Fun fact: there are 20 species of mushrooms that are commercially cultivated. I think my use of them extends to about four: button, baby bella/cremini, shiitake, and oyster. Mushrooms, though a strange thing to consume if you think about it, are extremely versatile in the kitchen. They can be eaten raw, tossed into stir-frys, and scattered over pizza; they can even be used as meat substitutes in some recipes.

Try my Beer Butter Mushrooms as a side to your next dinner!

Or try mushrooms in these other recipes:

  1. Healthy Triple Mushroom Ramen by Well Is More
  2. Creamy Chicken and Mushrooms by Bowl of Delicious
  3. Parmesan Spinach Mushroom Pasta Skillet by Eatwell101

Parsnip


Parsnips.

If you’ve taken a moment to really take in the produce at your local market or grocer, you’ve probably noticed parsnips. This root veg is closely related to the carrot and has a sweet but earthy flavor. It can be eaten raw, but it’s much more enjoyable when cooked. You can roast them and serve them as a side, blend them into a soup, or serve them up as a healthy alternative to fries.

Try my Creamy Roasted Garlic and Parsnip Soup!

Or try parsnips in these other recipes:

  1. Root Vegetable Gratin by Baked Ambrosia
  2. Loaded Parsnip Fries by the Healthy Hunter
  3. Beef Bourguignon with Parsnip and Cauliflower Puree by Peanut Butter and Fitness

Peas


Bowl full of bright green peas with a pat of melting butter on top.

The small yet mighty pea is much more flexible than it gets credit for. Sure, peas are great smothered in melted butter. But they also make a fantastic addition to spring-inspired crostini, pot pies, pastas, and casseroles. Be sure to add them where you can—despite their size, they pack a fair amount of fiber and antioxidants.

Try my Spring Snap Pea and Radish Canapés!

Or try peas in these other recipes:

  1. Blistered Snap Peas with Burrata and Breadcrumbs by The Original Dish
  2. 20-Minute Bow Tie Pasta by Eight Forest Lane
  3. Instant Pot Split Pea Soup by Munchkin Time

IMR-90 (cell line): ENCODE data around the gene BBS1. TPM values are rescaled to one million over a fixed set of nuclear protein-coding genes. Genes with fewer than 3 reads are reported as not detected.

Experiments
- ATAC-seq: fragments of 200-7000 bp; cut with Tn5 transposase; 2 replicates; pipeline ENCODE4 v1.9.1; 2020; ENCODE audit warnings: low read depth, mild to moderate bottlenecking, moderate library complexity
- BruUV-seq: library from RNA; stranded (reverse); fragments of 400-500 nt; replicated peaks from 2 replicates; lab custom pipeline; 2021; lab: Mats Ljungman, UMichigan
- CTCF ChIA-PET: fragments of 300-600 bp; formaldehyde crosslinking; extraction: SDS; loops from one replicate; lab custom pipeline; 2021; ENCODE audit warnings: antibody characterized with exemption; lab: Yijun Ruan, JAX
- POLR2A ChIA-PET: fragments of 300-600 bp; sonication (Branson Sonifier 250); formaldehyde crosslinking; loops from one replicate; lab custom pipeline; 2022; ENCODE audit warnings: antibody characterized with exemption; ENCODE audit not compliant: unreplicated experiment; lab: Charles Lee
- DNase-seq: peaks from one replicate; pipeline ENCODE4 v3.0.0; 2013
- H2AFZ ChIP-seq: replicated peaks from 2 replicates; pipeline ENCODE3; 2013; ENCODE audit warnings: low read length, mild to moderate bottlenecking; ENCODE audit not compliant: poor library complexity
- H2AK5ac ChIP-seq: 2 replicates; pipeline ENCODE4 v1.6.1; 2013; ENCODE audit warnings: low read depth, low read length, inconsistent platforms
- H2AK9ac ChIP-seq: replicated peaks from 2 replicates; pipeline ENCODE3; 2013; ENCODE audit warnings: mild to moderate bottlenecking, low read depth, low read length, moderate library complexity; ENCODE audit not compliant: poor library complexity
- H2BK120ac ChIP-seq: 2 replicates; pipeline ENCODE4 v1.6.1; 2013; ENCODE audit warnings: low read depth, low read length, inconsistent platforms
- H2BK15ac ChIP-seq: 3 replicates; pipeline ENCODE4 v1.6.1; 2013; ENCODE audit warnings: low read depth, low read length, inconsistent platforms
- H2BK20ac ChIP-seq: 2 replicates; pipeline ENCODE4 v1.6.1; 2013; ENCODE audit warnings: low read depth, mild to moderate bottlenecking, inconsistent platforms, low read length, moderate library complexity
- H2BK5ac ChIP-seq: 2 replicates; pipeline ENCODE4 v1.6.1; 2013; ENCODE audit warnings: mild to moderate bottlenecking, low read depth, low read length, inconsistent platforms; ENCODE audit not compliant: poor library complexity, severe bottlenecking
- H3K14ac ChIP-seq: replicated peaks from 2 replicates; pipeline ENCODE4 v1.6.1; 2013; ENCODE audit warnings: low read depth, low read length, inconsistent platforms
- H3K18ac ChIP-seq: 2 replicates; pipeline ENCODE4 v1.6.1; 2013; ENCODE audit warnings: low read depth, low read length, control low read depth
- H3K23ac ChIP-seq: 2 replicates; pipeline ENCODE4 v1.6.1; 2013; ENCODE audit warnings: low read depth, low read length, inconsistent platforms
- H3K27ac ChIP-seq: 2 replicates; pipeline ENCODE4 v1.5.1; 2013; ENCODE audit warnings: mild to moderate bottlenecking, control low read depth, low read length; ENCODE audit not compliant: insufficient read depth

Radishes


Bunch of radishes.

Thrown over tacos, tossed into a green salad, or pickled and served with charcuterie, radishes are one of my faves. There’s just something exhilarating about them with their snappy peppery flavor. Despite the fact that they’re mostly used as a garnish or addition, they’re also great on their own when roasted and they come with some pretty awesome health benefits—like supporting a healthy digestive system.

Try my Addictive Spicy Quick Pickle Radishes!

Or try radishes in these other recipes:

  1. Roasted Radish Mini Bagels by My Goodness Kitchen
  2. Roasted Radishes by Real + Vibrant
  3. Radish Potato Salad by With Food + Love

Sweet Potato


Sweet Potatoes

Sweet potatoes work in recipes both savory and sweet. I can enjoy them year long, but there’s something extra cozy about them come the cooler months. Maybe it’s the association with Thanksgiving, or maybe it’s just the rich and comforting texture they bring. Either way, when you’re scoping out sweet potatoes, look for small to medium-sized potatoes. They’re guaranteed to be sweet and creamy, whereas the larger ones tend to be starchier. And hey, fun fact: the deeper the color of the sweet potato, the richer it is in antioxidant beta-carotene.

Try my Smokey + Spicy Sweet Potato Soup!

Or try sweet potatoes in these other recipes:

  1. Sweet Potato Bowl by Lazy Cat Kitchen
  2. Cinnamon Honey Butter Baked Sweet Potatoes by Nourish and Fete
  3. Creamy Vegan Chickpea Curry by Supergolden Bakes